Universiteit Leiden

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Leiden University Centre for Linguistics


The Leiden University Centre for Linguistics (LUCL) aims to demonstrate its relevance to society by means of high-quality research, excellent education and various outreach activities. A few highlights:

First-ever Ghanaian Sign Languages video app

For many deaf Ghanaians, Ghanaian Sign Language is their first language. But for more deaf signers to be able to fully participate in society, more sign language interpreters, deaf school teachers and family members need to be trained. Members of the Ghanaian deaf community, in collaboration with researchers LUCL, have therefore created the first-ever Ghanaian Sign Languages app. This vocabulary app -with videos of 1300 signs and their translation in English- makes learning this language more accessible. Similar vocabulary apps are being created for Kenya and Mali. The apps are part of a research project funded by the Leiden University Fund (LUF). Read more

Forensic speech science

In this exciting field, research and practice go hand in hand in more ways than one. Linguistic and phonetic expertise are used for forensic speaker comparisons in crime investigations and for language analyses as part of asylum application procedures. As well as offering a course in the Applied Linguistics track of the MA Linguistics, researchers at LUCL are playing a key role in investigating the effect of linguistic structure on the availability of speaker information. Read more

Pan-African summer school for deaf academics

In the Summer of 2019, researchers from LUCL and the University of Ghana organised the first-ever pan-African summer school for deaf academics from the African continent. This is an important milestone in giving upcoming deaf academics the skills and further knowledge to progress and flourish in their chosen careers. The summer school created new networks, connecting upcoming and established deaf academics from all over Africa and beyond. Read more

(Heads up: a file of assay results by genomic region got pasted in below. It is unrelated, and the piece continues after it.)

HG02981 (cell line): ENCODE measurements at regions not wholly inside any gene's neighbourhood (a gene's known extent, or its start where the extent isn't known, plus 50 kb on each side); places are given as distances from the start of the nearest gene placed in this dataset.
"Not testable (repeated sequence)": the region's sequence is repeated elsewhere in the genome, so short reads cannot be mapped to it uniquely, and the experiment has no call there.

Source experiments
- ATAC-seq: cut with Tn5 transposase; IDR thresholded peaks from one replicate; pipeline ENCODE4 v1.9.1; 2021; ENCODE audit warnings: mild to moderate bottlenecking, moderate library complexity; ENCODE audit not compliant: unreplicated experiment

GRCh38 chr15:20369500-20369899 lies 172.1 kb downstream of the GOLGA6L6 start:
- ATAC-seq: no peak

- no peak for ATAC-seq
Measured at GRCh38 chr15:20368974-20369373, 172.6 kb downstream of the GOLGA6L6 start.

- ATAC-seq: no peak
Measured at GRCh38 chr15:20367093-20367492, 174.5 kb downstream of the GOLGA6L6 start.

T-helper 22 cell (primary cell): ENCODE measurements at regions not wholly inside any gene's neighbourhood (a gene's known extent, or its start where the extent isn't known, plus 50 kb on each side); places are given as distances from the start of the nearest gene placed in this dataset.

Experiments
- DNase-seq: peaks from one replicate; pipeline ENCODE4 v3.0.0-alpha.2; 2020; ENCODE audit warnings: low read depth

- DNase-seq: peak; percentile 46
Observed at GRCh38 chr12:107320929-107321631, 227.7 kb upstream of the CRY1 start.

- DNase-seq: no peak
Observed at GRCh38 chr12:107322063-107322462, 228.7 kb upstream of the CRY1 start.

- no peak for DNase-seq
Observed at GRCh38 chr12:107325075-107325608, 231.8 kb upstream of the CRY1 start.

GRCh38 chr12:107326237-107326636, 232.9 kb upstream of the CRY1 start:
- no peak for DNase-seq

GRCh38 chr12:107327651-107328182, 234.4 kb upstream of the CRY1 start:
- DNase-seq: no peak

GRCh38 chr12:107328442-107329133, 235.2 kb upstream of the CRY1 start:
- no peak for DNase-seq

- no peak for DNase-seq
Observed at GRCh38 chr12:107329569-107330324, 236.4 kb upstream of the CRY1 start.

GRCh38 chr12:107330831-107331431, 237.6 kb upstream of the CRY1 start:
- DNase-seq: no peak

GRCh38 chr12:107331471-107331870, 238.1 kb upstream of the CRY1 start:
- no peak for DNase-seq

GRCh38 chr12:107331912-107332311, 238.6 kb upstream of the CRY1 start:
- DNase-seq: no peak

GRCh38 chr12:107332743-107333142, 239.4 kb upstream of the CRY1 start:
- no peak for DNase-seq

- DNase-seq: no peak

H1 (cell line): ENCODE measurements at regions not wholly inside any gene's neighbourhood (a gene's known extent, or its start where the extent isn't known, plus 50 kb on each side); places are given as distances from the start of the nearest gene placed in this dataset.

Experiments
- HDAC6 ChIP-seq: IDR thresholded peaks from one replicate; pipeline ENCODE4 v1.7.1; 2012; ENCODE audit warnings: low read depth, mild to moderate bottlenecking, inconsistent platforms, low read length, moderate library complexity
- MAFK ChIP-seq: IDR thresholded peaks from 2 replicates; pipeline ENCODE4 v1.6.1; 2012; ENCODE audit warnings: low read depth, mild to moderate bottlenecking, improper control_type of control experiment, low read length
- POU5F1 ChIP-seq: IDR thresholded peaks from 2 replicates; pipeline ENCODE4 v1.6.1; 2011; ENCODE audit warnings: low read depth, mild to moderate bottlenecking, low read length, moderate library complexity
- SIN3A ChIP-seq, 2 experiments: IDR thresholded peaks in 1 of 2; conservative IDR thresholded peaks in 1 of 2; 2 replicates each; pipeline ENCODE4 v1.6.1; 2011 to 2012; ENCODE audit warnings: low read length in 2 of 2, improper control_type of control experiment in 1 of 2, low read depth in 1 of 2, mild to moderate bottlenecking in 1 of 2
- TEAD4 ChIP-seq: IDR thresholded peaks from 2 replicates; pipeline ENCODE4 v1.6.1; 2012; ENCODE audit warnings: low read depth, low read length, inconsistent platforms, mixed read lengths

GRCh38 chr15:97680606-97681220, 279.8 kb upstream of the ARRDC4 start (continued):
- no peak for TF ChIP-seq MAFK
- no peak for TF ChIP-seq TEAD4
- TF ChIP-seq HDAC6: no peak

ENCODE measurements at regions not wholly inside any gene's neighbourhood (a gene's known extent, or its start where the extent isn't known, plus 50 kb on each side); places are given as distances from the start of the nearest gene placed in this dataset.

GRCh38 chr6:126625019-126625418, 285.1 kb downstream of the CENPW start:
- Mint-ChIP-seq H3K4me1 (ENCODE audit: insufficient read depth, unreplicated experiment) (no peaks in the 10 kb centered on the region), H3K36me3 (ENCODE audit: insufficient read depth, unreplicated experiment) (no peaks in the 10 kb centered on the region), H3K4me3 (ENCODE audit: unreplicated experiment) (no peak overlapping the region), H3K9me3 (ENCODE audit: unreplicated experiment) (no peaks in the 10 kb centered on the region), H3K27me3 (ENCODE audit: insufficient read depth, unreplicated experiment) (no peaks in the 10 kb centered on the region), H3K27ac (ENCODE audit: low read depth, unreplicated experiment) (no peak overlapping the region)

Museum of Languages (Het Taalmuseum)

Established in 2016, the Museum of Languages is a virtual museum that showcases language to the wider public. By means of creative and innovative events, this initiative forges the link between academia and society in the field of language. Since 2016, the Museum of Languages has hosted public events, such as one on Surinamese poetry and one on Manchu literature, launched a website, made a Sranantongo dictionary and also produced several publications. The Museum of Languages was revamped in 2022, but still has the same aim to increase awareness of the importance and beauty of language. Visit the website

More impact

Researchers from the Journalism and New Media group at LUCL organised the Academic Conference of the digital UNESCO World Press Freedom Conference 2020. This annual celebration of press freedom attracts thousands of people (journalists, NGOs, civil society, academia and youth) from all over the world. In 2020, the conference ‘Journalism without Fear or Favour’ aimed to inspire positive change, highlighting the importance of a free and independent media and the necessity of protecting journalism from control and censorship. Read more

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